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850 People Remain Missing in Maui After Devastating Wildfires

114 people have been officially declared dead as a result of the fires.

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A general view shows the aftermath of a wildfire in Lahaina, Hawaii, on Monday, August. 21, 2023.
A general view shows the aftermath of a wildfire in Lahaina, Hawaii, on Monday, August. 21, 2023.
Photo: Jae C. Hong (AP)

850 people are currently still missing in Maui, more than two weeks after the fires first sparked, Maui County’s Mayor Richard Bissen said.

The flames consumed homes, historical sites, and businesses throughout Western Maui. The Maui wildfires are almost entirely contained, according to an update from the county’s official website. Though there is no longer much risk of hotspots and of flames spreading, emergency responders are continuing to identify remains. The total death toll has risen to 114 people, according to the county.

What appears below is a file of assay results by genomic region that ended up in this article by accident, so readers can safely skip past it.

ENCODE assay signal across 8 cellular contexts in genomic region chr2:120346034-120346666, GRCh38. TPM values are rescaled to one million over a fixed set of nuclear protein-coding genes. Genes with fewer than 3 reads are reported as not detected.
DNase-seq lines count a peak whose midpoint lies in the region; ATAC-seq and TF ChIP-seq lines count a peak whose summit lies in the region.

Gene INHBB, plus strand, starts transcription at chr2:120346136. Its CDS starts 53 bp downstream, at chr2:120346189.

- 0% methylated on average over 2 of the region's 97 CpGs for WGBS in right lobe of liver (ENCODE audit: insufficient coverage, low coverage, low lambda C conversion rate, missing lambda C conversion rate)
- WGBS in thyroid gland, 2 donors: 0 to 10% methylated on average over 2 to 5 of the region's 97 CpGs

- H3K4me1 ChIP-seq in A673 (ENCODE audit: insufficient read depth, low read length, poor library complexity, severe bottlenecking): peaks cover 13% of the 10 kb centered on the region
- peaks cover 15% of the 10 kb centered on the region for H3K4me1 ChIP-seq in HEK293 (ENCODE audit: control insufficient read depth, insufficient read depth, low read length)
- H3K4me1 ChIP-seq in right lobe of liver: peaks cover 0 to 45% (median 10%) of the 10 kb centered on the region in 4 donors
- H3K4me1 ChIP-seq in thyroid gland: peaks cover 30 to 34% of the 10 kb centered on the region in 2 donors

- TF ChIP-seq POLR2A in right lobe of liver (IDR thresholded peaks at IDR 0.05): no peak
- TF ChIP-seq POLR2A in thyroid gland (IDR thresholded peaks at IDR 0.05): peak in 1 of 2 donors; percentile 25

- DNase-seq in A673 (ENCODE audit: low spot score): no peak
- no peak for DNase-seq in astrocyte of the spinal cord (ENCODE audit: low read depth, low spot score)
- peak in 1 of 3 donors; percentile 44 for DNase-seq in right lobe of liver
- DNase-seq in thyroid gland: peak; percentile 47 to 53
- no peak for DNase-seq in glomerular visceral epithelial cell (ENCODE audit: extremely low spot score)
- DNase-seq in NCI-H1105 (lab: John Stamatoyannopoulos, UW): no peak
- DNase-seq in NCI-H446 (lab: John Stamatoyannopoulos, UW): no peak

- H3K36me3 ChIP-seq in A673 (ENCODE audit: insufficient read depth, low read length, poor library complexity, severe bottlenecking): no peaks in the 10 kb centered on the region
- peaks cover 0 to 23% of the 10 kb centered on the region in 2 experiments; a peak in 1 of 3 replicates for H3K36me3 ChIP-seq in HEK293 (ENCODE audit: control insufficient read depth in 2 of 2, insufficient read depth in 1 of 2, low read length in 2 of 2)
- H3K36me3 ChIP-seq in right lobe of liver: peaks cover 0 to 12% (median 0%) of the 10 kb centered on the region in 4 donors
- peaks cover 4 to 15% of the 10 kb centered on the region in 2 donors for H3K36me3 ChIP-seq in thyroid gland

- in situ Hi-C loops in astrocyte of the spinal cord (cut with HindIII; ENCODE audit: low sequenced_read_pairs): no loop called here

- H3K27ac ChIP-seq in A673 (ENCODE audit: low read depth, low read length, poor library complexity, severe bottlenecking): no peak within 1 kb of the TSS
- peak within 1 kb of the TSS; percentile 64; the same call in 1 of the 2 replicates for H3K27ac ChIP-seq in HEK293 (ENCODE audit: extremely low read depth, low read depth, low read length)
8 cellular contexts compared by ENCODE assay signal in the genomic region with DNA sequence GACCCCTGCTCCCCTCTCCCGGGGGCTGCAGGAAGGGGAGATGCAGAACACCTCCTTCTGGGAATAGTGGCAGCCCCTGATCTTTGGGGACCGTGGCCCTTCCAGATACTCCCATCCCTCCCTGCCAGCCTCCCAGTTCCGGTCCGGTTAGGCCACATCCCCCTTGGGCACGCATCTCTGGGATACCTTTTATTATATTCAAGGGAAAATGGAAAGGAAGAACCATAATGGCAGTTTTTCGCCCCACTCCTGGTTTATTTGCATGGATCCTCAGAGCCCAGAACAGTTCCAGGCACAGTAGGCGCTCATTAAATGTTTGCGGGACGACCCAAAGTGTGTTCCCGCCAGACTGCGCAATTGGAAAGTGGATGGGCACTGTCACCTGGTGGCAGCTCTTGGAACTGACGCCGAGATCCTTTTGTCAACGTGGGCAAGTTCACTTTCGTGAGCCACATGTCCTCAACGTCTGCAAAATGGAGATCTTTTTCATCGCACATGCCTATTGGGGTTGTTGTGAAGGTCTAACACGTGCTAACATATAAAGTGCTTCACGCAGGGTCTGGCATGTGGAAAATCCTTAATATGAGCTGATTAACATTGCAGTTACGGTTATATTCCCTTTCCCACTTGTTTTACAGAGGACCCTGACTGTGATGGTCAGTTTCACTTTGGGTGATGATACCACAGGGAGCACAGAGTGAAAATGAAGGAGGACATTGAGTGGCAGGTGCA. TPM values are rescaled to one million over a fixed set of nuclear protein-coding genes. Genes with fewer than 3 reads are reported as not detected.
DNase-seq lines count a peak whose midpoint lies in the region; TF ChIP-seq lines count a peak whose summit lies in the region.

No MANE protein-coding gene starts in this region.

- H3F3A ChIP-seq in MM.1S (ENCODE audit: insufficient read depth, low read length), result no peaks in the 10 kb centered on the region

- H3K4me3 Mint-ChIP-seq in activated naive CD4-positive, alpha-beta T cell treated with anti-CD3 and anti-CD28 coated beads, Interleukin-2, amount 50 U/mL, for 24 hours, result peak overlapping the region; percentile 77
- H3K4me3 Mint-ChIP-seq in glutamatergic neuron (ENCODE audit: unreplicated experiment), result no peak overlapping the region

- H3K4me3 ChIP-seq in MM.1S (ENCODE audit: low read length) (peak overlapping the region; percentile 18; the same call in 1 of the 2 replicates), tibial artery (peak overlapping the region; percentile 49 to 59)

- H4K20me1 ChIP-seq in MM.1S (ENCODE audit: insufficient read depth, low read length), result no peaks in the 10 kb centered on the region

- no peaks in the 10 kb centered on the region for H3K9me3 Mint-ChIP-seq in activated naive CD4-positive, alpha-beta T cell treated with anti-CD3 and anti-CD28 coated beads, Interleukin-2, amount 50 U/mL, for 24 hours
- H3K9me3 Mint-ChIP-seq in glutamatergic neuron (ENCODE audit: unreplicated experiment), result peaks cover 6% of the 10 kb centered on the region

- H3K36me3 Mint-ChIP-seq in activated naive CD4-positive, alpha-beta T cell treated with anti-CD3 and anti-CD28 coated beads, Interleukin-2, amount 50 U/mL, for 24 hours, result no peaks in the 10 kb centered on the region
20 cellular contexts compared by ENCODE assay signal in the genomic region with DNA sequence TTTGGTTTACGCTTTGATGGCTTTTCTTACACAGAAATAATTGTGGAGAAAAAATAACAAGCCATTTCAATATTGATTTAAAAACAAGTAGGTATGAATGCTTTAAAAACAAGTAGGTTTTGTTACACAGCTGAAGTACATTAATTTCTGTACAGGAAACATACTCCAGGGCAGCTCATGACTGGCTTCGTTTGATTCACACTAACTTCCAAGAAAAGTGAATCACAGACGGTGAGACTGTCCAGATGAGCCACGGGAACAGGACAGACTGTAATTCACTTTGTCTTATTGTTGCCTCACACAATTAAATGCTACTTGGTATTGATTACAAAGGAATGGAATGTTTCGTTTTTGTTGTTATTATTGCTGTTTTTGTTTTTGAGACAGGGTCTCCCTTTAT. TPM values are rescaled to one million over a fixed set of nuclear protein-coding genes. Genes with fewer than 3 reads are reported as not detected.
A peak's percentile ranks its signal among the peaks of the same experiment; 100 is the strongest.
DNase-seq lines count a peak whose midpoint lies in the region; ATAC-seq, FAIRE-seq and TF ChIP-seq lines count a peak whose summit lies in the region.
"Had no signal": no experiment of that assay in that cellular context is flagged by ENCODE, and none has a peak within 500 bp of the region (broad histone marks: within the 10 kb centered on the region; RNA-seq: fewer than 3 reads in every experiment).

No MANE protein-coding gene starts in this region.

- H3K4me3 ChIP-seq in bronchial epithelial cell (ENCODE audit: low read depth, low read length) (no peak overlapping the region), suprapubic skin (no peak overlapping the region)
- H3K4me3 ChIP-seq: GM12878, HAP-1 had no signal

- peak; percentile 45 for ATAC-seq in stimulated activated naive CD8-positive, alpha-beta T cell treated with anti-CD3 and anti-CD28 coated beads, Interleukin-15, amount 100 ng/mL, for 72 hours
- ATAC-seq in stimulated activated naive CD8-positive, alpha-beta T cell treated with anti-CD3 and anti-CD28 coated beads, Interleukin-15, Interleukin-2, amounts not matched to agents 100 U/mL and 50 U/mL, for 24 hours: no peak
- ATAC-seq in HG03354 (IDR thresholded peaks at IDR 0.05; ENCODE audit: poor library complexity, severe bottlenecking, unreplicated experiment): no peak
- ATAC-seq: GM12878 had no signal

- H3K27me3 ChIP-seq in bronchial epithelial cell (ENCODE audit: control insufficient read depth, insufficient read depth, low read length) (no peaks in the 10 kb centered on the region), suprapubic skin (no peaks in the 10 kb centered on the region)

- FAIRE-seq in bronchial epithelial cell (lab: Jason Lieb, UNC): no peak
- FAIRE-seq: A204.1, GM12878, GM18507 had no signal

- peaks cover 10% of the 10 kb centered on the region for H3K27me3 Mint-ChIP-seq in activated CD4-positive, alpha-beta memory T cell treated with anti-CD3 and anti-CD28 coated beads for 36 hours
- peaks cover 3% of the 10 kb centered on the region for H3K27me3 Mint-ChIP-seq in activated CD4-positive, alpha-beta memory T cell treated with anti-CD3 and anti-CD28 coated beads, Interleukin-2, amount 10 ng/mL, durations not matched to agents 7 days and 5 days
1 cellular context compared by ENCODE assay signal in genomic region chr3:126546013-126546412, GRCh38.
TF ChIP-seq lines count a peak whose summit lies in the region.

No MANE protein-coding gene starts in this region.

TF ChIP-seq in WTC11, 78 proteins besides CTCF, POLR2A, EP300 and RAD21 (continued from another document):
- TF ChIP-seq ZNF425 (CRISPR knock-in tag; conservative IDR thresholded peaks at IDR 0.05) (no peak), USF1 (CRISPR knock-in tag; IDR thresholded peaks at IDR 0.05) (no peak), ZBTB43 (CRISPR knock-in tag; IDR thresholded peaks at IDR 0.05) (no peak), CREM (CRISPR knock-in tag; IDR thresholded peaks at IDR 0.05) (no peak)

“Far more devastating than any material loss is the loss of precious lives—of mothers, fathers, grandparents, sons, and daughters—lives that can never be replaced,” Governor Josh Green said during a public address last Friday. “We are engaged in the difficult work of searching for survivors, reuniting separated families, and identifying the remains of those we have lost.”

According to Green, the local government has secured about 2,000 housing units to support households that have been displaced. Thousands of buildings have been destroyed by the fires and the estimated cost of the destruction is currently estimated to be about $6 billion.


Apart from the displacement and limited housing, the fires have also messed with the local water supply. There’s a water advisory in effect for Upper Kula and Lahaina. Residents shouldn’t consume any of the potable water, even if they try to boil it.

“Until further notice, residents in these areas should only use bottled water or potable water from these tankers for things like drinking, brushing teeth, ice-making, and food preparation,” a recent update from the county website said.

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